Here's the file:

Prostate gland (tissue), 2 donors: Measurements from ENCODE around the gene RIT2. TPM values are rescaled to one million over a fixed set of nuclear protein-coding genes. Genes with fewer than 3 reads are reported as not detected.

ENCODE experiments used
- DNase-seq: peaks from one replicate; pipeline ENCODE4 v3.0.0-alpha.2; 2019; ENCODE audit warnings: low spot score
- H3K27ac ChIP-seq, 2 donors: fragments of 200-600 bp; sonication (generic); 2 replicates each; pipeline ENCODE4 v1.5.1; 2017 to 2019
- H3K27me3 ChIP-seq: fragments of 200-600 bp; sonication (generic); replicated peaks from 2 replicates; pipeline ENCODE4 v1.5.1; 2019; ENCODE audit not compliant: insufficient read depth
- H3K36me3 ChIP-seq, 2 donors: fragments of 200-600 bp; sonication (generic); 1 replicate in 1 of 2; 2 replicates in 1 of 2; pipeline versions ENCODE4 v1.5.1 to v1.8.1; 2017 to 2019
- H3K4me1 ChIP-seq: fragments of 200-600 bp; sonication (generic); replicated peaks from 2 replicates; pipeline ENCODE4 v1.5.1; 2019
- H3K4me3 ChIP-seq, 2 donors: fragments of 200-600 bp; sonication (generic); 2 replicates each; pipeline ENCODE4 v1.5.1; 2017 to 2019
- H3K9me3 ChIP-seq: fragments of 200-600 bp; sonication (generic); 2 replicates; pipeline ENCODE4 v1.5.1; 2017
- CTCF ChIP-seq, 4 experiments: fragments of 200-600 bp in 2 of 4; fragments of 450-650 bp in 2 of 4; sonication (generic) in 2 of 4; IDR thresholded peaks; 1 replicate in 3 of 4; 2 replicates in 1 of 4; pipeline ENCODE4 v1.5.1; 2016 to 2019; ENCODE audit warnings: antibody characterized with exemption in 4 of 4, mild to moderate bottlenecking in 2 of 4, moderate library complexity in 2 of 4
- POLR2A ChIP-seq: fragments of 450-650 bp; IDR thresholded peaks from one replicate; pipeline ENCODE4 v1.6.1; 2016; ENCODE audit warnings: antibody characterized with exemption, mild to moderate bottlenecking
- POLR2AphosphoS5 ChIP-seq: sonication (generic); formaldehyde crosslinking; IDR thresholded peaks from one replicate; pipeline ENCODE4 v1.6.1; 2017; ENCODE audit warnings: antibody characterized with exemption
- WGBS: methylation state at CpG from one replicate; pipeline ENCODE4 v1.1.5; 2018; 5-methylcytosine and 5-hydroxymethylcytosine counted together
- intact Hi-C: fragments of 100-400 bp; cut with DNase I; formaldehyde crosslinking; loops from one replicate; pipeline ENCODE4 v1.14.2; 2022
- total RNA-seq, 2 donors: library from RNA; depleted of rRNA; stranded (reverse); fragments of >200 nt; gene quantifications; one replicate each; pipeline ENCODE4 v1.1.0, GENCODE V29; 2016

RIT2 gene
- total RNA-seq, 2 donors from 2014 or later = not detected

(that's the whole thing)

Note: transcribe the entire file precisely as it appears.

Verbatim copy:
Prostate gland (tissue), 2 donors: Measurements from ENCODE around the gene RIT2. TPM values are rescaled to one million over a fixed set of nuclear protein-coding genes. Genes with fewer than 3 reads are reported as not detected.

ENCODE experiments used
- DNase-seq: peaks from one replicate; pipeline ENCODE4 v3.0.0-alpha.2; 2019; ENCODE audit warnings: low spot score
- H3K27ac ChIP-seq, 2 donors: fragments of 200-600 bp; sonication (generic); 2 replicates each; pipeline ENCODE4 v1.5.1; 2017 to 2019
- H3K27me3 ChIP-seq: fragments of 200-600 bp; sonication (generic); replicated peaks from 2 replicates; pipeline ENCODE4 v1.5.1; 2019; ENCODE audit not compliant: insufficient read depth
- H3K36me3 ChIP-seq, 2 donors: fragments of 200-600 bp; sonication (generic); 1 replicate in 1 of 2; 2 replicates in 1 of 2; pipeline versions ENCODE4 v1.5.1 to v1.8.1; 2017 to 2019
- H3K4me1 ChIP-seq: fragments of 200-600 bp; sonication (generic); replicated peaks from 2 replicates; pipeline ENCODE4 v1.5.1; 2019
- H3K4me3 ChIP-seq, 2 donors: fragments of 200-600 bp; sonication (generic); 2 replicates each; pipeline ENCODE4 v1.5.1; 2017 to 2019
- H3K9me3 ChIP-seq: fragments of 200-600 bp; sonication (generic); 2 replicates; pipeline ENCODE4 v1.5.1; 2017
- CTCF ChIP-seq, 4 experiments: fragments of 200-600 bp in 2 of 4; fragments of 450-650 bp in 2 of 4; sonication (generic) in 2 of 4; IDR thresholded peaks; 1 replicate in 3 of 4; 2 replicates in 1 of 4; pipeline ENCODE4 v1.5.1; 2016 to 2019; ENCODE audit warnings: antibody characterized with exemption in 4 of 4, mild to moderate bottlenecking in 2 of 4, moderate library complexity in 2 of 4
- POLR2A ChIP-seq: fragments of 450-650 bp; IDR thresholded peaks from one replicate; pipeline ENCODE4 v1.6.1; 2016; ENCODE audit warnings: antibody characterized with exemption, mild to moderate bottlenecking
- POLR2AphosphoS5 ChIP-seq: sonication (generic); formaldehyde crosslinking; IDR thresholded peaks from one replicate; pipeline ENCODE4 v1.6.1; 2017; ENCODE audit warnings: antibody characterized with exemption
- WGBS: methylation state at CpG from one replicate; pipeline ENCODE4 v1.1.5; 2018; 5-methylcytosine and 5-hydroxymethylcytosine counted together
- intact Hi-C: fragments of 100-400 bp; cut with DNase I; formaldehyde crosslinking; loops from one replicate; pipeline ENCODE4 v1.14.2; 2022
- total RNA-seq, 2 donors: library from RNA; depleted of rRNA; stranded (reverse); fragments of >200 nt; gene quantifications; one replicate each; pipeline ENCODE4 v1.1.0, GENCODE V29; 2016

RIT2 gene
- total RNA-seq, 2 donors from 2014 or later = not detected